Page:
______________________________________        Normal    Coronene Removal        Operation Operation______________________________________Feed end point,  F.          330         360Recycle gas rate, KSCF/B           8           5Effluent dew point,  F.          303         347______________________________________

Operating the reformer such as to increase the reformer effluent dew point can be conducted intermittently to dissolve already formed coronene deposits. The effluent of heat exchanger 12 is passed via line 28 through cooler 30 and then via line 32 to separation zone 34 where the effluent is separated by conventional means into a gaseous phase and liquid phase. The gaseous phase rich in hydrogen is removed from separation zone 34 by line 36, passed to compressor 38 and recycled via line 14 into naphtha feed line 10. The liquid hydrocarbon phase comprising aromatics, light paraffins, olefinic hydrocarbons and butanes is withdrawn from separator 34, passed by line 40 into separation zone 42 wherein light paraffins, olefinic hydrocarbons and at least a portion of the butanes are removed via line 44. The remaining liquid reformate product (stabilized reformate) is removed by line 46.

Since coronene deposits decrease the heat transfer efficiency of heat exchangers, removal of coronene deposits by the method of the present invention improves the heat transfer in the feed-effluent exchangers. When the coronene deposit is substantially completely removed, heat transfer efficiency may be restored to the level of unfouled heat exchangers.

EXAMPLE 1

Tests were conducted at conditions given in Table I. The results of these tests are summarized in Table I. In the column labeled "Normal Operation", typical reforming conditions were used. In the column labeled "Test Operation", reforming conditions were changed to increase the dew point of the reformer effluent. Within two hours after the operating conditions were changed, reformate coronene had increased from 0.9 wppm to 55 wppm and the coronene number was still rising and the test was terminated after two hours. This test showed that coronene deposits can be removed from the surface of the equipment when the operating conditions are controlled such as to increase the dew point of the reformer effluent.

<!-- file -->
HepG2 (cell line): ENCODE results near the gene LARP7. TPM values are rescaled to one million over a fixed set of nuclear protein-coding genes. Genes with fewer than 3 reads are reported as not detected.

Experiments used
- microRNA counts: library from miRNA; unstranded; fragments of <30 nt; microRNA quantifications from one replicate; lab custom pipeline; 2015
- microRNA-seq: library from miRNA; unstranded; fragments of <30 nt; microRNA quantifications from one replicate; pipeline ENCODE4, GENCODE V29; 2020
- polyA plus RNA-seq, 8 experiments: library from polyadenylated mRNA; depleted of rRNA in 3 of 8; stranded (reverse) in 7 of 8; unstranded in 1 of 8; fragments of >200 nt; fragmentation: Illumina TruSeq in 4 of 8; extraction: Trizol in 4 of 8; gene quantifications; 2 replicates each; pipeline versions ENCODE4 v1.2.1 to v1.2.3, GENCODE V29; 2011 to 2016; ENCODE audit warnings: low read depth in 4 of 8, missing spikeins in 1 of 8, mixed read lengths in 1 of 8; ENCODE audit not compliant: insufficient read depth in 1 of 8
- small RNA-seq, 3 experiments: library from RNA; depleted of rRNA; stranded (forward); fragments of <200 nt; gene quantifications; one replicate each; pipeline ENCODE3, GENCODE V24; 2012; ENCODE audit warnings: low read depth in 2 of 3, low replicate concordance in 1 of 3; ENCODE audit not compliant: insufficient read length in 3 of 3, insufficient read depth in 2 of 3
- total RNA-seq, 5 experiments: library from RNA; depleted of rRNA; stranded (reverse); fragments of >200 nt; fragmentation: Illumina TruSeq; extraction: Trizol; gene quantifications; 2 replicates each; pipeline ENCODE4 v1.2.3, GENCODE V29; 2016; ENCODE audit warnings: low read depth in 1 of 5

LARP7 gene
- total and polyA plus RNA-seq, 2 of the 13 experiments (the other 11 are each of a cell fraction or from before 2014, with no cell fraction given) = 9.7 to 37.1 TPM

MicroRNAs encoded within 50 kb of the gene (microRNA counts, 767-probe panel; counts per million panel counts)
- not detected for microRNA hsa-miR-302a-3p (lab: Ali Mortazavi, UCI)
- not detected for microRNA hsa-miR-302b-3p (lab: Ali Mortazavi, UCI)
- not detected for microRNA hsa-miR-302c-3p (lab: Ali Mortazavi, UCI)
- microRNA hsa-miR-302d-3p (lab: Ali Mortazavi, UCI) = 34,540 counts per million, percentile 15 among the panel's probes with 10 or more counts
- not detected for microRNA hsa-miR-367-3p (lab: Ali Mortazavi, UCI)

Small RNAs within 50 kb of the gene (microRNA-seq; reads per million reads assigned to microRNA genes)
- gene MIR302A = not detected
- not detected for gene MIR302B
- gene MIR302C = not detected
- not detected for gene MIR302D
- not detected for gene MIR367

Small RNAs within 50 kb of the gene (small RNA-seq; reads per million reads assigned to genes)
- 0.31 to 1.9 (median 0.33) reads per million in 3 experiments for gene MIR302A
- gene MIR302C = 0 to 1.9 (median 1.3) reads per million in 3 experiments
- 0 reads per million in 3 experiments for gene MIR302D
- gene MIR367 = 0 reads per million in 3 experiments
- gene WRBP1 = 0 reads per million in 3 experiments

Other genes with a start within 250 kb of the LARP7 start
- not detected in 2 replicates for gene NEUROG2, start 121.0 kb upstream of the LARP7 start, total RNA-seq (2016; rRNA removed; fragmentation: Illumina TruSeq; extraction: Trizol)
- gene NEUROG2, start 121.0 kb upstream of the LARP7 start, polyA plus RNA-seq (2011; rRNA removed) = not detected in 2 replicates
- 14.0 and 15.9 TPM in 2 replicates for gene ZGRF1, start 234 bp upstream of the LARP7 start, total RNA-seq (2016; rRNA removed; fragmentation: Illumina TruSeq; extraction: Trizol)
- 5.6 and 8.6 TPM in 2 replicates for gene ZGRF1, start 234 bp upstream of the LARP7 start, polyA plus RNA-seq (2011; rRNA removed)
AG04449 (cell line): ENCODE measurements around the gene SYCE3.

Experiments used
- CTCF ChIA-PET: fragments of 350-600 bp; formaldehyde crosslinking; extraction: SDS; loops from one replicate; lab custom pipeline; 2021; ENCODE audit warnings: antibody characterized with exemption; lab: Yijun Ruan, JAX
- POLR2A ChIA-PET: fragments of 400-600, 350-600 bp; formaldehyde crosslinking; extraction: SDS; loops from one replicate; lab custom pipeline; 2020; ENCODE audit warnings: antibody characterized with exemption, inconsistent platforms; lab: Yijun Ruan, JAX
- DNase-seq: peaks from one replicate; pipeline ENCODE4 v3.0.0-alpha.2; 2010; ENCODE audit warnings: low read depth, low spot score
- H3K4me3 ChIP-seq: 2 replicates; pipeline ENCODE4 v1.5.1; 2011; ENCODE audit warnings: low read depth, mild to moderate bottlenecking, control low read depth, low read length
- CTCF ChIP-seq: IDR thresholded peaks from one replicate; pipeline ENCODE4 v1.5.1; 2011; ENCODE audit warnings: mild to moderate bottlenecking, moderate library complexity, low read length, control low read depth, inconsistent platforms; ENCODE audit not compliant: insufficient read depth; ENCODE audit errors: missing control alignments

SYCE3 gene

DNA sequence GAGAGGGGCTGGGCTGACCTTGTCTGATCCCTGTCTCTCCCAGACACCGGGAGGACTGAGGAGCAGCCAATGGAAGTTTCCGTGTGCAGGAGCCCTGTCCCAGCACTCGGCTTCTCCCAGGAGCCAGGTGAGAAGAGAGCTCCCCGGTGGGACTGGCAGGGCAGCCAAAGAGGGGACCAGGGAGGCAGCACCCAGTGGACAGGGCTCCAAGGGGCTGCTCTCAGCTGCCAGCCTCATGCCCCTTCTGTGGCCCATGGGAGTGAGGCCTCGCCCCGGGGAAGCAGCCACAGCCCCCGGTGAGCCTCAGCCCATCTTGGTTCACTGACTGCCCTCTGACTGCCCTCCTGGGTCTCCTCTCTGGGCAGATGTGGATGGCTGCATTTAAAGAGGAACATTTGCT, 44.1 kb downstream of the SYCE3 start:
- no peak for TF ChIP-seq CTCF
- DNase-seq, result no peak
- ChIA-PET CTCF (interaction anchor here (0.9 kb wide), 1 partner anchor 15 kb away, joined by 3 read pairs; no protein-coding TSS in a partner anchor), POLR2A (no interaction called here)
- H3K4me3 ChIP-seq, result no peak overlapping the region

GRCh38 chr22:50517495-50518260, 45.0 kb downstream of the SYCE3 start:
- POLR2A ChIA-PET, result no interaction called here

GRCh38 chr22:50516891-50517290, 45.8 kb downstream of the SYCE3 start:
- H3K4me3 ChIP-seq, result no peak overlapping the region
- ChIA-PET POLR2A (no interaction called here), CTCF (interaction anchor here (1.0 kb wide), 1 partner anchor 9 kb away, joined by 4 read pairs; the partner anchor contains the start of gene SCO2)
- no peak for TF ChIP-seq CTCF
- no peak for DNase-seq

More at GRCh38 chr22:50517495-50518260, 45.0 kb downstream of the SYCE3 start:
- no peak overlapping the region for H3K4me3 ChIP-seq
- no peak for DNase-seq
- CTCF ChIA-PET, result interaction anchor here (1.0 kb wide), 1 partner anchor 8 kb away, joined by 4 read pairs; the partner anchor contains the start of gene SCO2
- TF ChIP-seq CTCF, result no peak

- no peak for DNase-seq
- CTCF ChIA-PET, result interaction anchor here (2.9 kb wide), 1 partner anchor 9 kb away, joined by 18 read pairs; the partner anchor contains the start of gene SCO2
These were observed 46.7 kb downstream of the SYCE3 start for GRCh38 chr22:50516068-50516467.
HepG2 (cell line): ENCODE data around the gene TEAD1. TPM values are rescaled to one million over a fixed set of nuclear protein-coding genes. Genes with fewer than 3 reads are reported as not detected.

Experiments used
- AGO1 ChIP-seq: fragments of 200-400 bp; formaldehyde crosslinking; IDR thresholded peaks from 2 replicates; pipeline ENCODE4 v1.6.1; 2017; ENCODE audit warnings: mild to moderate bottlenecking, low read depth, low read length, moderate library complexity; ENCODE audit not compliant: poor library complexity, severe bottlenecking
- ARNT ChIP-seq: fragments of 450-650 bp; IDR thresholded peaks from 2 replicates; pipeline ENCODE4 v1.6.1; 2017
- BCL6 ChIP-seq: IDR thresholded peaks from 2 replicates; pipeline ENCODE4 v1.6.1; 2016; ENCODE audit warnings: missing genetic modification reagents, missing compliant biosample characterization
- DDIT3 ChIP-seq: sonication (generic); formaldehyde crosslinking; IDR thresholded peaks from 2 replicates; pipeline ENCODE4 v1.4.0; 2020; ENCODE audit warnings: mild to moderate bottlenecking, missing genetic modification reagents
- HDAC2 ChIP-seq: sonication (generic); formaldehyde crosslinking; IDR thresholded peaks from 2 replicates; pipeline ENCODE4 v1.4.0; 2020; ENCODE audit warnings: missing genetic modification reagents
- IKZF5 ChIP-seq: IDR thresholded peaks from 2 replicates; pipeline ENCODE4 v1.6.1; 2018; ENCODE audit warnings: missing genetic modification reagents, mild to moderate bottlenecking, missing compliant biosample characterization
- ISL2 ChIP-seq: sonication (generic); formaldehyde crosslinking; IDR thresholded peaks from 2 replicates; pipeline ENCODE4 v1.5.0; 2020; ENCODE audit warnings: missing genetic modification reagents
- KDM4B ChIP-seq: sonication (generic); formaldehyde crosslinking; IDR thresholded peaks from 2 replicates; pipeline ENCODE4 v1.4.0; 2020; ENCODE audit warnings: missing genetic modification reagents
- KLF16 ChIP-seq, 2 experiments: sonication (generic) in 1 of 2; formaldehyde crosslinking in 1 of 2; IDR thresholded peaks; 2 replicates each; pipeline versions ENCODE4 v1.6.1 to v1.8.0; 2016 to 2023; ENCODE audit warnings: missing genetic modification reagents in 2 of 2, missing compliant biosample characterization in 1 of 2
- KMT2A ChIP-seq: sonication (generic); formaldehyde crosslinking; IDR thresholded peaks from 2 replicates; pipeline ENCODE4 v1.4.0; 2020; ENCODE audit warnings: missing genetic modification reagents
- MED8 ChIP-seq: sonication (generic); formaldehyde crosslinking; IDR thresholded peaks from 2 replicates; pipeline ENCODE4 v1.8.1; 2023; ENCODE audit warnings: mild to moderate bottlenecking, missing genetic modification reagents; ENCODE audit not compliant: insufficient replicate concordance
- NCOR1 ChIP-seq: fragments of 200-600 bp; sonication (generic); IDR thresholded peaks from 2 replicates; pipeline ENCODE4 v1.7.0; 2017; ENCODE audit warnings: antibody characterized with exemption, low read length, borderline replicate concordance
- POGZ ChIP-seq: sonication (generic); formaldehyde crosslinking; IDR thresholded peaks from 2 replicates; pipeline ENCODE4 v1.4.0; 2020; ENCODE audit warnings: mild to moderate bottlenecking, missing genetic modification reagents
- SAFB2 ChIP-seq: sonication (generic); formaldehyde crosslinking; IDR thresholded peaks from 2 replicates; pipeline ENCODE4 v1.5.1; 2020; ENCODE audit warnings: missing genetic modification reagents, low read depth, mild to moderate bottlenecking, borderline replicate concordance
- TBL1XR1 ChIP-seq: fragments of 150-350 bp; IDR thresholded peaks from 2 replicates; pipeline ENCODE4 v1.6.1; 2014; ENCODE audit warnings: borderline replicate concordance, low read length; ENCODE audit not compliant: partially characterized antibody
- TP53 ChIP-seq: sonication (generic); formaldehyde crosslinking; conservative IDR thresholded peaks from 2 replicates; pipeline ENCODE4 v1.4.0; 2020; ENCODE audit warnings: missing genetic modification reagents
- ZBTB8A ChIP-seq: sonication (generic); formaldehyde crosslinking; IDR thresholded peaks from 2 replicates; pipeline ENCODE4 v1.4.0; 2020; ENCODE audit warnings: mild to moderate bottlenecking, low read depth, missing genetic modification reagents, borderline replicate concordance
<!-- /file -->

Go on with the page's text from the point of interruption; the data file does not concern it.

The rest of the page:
TABLE I______________________________________            Normal    Test            Operation Operation______________________________________Time               Till 10 a.m.                          10 a.m.-              After 12 p.m.                          12 p.m.Feed Rate, kB/D    23.2        25.2Recycle Rate, kSCF/B              7.06        5.51Feed Cut Point,  FVT              155/330     155/360Reactor Inlet Temp.,  F.              923         910Reformate RONC     96.1        93.2Reformate Coronene, wppm 0800              0.9 1020                          4.1 1040                          16.0 1100                          33.7 1125                          44.6 1155                          55.3 1530              0.9Reactor Outlet Coronene 1130                          1.4______________________________________
EXAMPLE 2

A coronene wash removal test was conducted by changing operation conditions as follows: a reduction in reformer outlet temperature from 490 C. to 460 C., a recycle rate decrease from 7 kSCF/B to 3.5 kSCF/B and a feed cut point increase to about 200 C. The test conditions resulted in a significant increase in effluent dew point. The removal of coronene and perylene as a function of time during this test period is shown in FIG. 2. During the test period of about 4 hours, a total of 81 kilograms of materials were removed, of which 73 kilograms were coronene.

Patent Citations
Cited PatentFiling datePublication dateApplicantTitle
US1672801 *Apr 26, 1927Jun 5, 1928Gulf Refining CoPressure-still process
US2953514 *Oct 7, 1957Sep 20, 1960Socony Mobil Oil Co IncMethod of reducing heat exchanger fouling
US3152980 *Feb 23, 1960Oct 13, 1964Socony Mobil Oil Co IncHydrocracking with reduced catalyst aging
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US3197518 *Apr 4, 1962Jul 27, 1965Ashland Oil IncInterconversion of hydrocarbon ring compounds
US3322842 *May 24, 1965May 30, 1967Universal Oil Prod CoRecycle of hydrodealkylation product for hydrogen enrichment
US3619407 *Dec 17, 1969Nov 9, 1971Union Oil CoHydrocracking process with benzcoronenes bleedstream
US3725247 *Mar 20, 1972Apr 3, 1973Hydrocarbon Research IncHydrogenation of residuum
US3998722 *Dec 31, 1975Dec 21, 1976Mayer Francis XHigh temperature hydroconversion without incompatibles formation
Referenced by
Citing PatentFiling datePublication dateApplicantTitle
US4732665 *Apr 6, 1987Mar 22, 1988Uop Inc.High severity catalytic reforming process
US4775460 *Dec 24, 1987Oct 4, 1988Uop, Inc.Pretreatment to produce polycyclic compounds, which are removed
US5439583 *Jan 4, 1993Aug 8, 1995Chevron Research And Technology CompanyContacting feedstock containing sulfur with hydrogen in presence of first reforming catalyst to form first effluent, contacting with sulfur sorbent for removal of hydrogen sulfide formed
US5518607 *Jan 4, 1993May 21, 1996Field; Leslie A.Removing residual sulfur from hydrotreated naphtha feedstock
Classifications
U.S. Classification208/48.00R, 208/DIG.1, 585/320, 208/133, 208/134, 208/108, 203/4, 208/95, 208/212, 208/48.00Q, 585/950, 203/87, 208/62, 585/26
International ClassificationF28G13/00, C10G35/00, C10G35/04
Cooperative ClassificationY10S585/95, C10G35/00, Y10S208/01
European ClassificationC10G35/00